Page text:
Before the deluge hits next week, after the Succession series finale “With Open Eyes” airs on May 28, here are some thoughts before the show ends right on time. No television show can end too early, unless it’s cancelled before things can be resolved. Jesse Armstrong’s four-season HBO hit is one of the most popular and acclaimed “prestige” shows of the last decade, and depending on how the ongoing WGA strike goes, and how it effects streamers, it may be the last of its kind. Four seasons, 10 episodes each (nine in season three, a pandemic year). A writer’s room, but small; Armstrong’s voice, along with Mark Mylod’s direction, is evident even in episodes they’re not credited for (Armstrong keeps a close eye on all scripts as show runners, and there’s only been a few moments in the series when it felt like someone else was being tapped in—in fact, it was just a few episodes ago, during an exchange that ends with Fisher Stevens saying “We’re snakes on a plane”).
In its 39 episodes, Succession is one of the most consistently strong television shows of the last 25 years. Unlike so much TV, and many films, the writers are able to say so much with so little, so few words that come like gut punches: Brian Cox’s bodyguard warning Jeremy Strong “I know you,” referring to the Chappaquiddick incident that ends season one; Cox telling Kieran Culkin “that’s not something I do,” referring to the ending of the previous episode where he smacked his son in the face; and all of the close-ups and inserts that allow actors like Strong, Cox, Sarah Snook, Matthew Macfadyen, Zoë Winters, James Cromwell, and Scott Nicholson as the bodyguard, looking lost and vulnerable for the first time in the series moments after his boss died mid-air on a private plane.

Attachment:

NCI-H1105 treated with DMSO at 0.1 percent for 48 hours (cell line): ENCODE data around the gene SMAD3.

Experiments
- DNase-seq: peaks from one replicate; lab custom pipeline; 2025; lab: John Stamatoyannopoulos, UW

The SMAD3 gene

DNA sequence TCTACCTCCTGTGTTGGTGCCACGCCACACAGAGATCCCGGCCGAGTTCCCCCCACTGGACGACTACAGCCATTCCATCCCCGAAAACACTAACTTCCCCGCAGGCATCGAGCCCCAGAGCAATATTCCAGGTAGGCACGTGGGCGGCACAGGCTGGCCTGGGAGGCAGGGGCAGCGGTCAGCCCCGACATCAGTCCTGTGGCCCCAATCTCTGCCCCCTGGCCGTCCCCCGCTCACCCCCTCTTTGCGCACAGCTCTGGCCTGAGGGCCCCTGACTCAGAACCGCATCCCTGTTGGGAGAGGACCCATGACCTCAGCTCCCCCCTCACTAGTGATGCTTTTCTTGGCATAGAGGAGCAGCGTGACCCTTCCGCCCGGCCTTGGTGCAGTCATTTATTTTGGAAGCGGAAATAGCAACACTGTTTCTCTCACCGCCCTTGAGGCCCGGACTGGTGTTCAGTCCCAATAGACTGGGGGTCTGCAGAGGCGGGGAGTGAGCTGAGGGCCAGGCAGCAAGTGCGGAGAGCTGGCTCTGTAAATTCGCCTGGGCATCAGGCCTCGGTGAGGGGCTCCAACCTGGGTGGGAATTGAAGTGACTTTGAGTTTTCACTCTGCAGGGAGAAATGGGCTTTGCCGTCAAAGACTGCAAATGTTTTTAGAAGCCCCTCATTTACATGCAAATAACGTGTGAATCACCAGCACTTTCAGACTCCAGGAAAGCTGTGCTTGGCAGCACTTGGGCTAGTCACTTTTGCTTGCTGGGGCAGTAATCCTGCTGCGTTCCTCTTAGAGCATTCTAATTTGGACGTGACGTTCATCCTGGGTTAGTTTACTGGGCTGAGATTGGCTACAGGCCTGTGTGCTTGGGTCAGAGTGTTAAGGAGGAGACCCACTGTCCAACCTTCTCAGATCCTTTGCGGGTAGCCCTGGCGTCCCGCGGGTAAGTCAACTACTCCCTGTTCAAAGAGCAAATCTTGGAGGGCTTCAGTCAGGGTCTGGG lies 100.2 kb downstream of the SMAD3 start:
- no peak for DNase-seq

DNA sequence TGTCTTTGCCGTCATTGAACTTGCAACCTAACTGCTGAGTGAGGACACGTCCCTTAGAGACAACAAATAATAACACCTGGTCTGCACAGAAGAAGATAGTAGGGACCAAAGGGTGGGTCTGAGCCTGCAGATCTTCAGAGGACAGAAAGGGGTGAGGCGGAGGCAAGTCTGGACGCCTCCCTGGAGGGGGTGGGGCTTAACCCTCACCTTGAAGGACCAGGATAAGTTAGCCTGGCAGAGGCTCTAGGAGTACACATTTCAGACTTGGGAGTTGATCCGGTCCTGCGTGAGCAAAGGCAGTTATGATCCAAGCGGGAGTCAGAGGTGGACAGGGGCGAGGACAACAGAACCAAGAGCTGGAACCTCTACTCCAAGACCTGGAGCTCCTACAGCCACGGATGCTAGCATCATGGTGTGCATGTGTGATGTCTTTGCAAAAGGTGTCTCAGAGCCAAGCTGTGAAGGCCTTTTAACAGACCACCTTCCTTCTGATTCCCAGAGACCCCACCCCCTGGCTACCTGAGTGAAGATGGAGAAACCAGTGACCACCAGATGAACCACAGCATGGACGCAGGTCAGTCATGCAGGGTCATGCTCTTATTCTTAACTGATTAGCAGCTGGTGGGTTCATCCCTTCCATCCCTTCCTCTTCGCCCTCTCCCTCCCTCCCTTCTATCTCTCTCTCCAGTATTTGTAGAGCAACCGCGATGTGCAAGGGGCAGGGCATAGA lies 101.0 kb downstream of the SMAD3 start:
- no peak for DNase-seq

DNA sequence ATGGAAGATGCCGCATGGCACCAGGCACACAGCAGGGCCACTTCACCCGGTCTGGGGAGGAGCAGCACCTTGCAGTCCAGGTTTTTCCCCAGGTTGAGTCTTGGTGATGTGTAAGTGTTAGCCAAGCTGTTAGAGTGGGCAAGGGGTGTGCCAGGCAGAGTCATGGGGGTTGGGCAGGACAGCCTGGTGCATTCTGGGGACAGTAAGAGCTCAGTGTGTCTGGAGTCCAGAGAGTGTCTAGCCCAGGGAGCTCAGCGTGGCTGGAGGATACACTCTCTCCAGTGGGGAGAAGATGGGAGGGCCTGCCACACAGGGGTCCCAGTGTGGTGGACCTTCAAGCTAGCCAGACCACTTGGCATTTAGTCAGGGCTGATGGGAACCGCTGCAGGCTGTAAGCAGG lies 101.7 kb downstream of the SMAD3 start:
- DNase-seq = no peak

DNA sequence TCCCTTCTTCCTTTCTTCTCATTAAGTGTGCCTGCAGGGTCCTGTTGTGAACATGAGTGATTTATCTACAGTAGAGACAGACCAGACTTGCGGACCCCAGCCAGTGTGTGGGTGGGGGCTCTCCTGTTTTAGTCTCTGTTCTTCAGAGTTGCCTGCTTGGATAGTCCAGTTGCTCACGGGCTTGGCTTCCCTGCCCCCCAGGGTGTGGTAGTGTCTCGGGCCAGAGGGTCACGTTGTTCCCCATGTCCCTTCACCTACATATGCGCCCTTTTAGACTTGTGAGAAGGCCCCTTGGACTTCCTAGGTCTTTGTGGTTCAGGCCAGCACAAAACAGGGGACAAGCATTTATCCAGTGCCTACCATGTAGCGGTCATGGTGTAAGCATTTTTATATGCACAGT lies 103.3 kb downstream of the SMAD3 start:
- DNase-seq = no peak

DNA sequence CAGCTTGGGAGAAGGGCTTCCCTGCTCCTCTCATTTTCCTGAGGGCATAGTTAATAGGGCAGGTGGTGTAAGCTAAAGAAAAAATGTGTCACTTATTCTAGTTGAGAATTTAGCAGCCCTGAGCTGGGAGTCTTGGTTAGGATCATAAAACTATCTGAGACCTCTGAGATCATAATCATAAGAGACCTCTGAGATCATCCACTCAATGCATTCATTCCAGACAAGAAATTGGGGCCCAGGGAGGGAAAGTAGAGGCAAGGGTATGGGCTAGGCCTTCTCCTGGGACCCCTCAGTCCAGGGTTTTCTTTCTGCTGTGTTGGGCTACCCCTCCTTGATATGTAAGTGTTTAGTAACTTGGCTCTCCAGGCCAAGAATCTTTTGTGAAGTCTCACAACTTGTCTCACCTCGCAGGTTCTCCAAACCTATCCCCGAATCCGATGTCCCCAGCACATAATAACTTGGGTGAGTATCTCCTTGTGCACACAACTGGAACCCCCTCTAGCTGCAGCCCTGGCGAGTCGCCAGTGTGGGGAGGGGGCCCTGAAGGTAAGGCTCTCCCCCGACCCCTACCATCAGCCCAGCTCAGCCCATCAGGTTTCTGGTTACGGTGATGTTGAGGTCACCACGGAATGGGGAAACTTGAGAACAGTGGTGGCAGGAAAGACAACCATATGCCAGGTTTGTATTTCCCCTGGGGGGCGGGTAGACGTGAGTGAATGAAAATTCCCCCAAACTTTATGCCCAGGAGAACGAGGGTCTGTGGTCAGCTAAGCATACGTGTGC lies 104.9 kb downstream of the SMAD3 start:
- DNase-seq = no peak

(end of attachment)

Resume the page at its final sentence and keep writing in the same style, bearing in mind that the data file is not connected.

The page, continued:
The only thing preventing Succession from entering the pantheon is the horrific handheld jittery zooming camerawork, reminiscent of a lightweight network comedy like The Office or Arrested Development. Perhaps without the goofy zooms, the creators are worried the audience won’t understand that this is a comedy (to be fair, even Strong didn’t think it was a comedy, was “worried people would think it’s a comedy”). At the same time, the idea that Culkin breaking down at his dad’s funeral, unable to deliver the eulogy he prepared for, is simply “hilarious” rather than pathetic, sad, and understandable—all of the binary reactions to Succession betray how those that call the Roys “horrible people” would act just as callously in their position.
Who wouldn’t? Born into wealth, that’s the water you’re swimming in. The “kids” on Succession are cruel, self-centered, and proudly ignorant, but again, what do you expect? That all rich kids are going to run away and rebel, like James Cromwell’s rejection of his own brother? (Another great note about multi-faceted characters on the show: Cromwell may have given a moving speech in the penultimate episode, but keep in mind, this a guy that disinherited his own grandson, and is a multi-millionaire himself). And not all “yachters” like Justine Lupe are “heartless gold diggers.” Another great example of the show’s (unique in 2023) ability to show nuanced characters is having Lupe get her sweet wedding moment, followed in the next episode by her measuring the drapes at the Roy mansion at Logan’s wake.
Before it ends, I’ll say again: Succession is not Shakespeare. It doesn’t touch most movies. At four seasons, it’s too long and unwieldy to ever warrant revisiting, unlike David Lynch’s Twin Peaks: The Return. Like so many other HBO and some Netflix shows, Succession is the Chipotle of TV, gussied up and “prestige,” but nutritionally no different than disposable network television. I’m glad it’s almost over so I won’t “have to watch” anymore.
—Follow Nicky Smith on Twitter: @nickyotissmith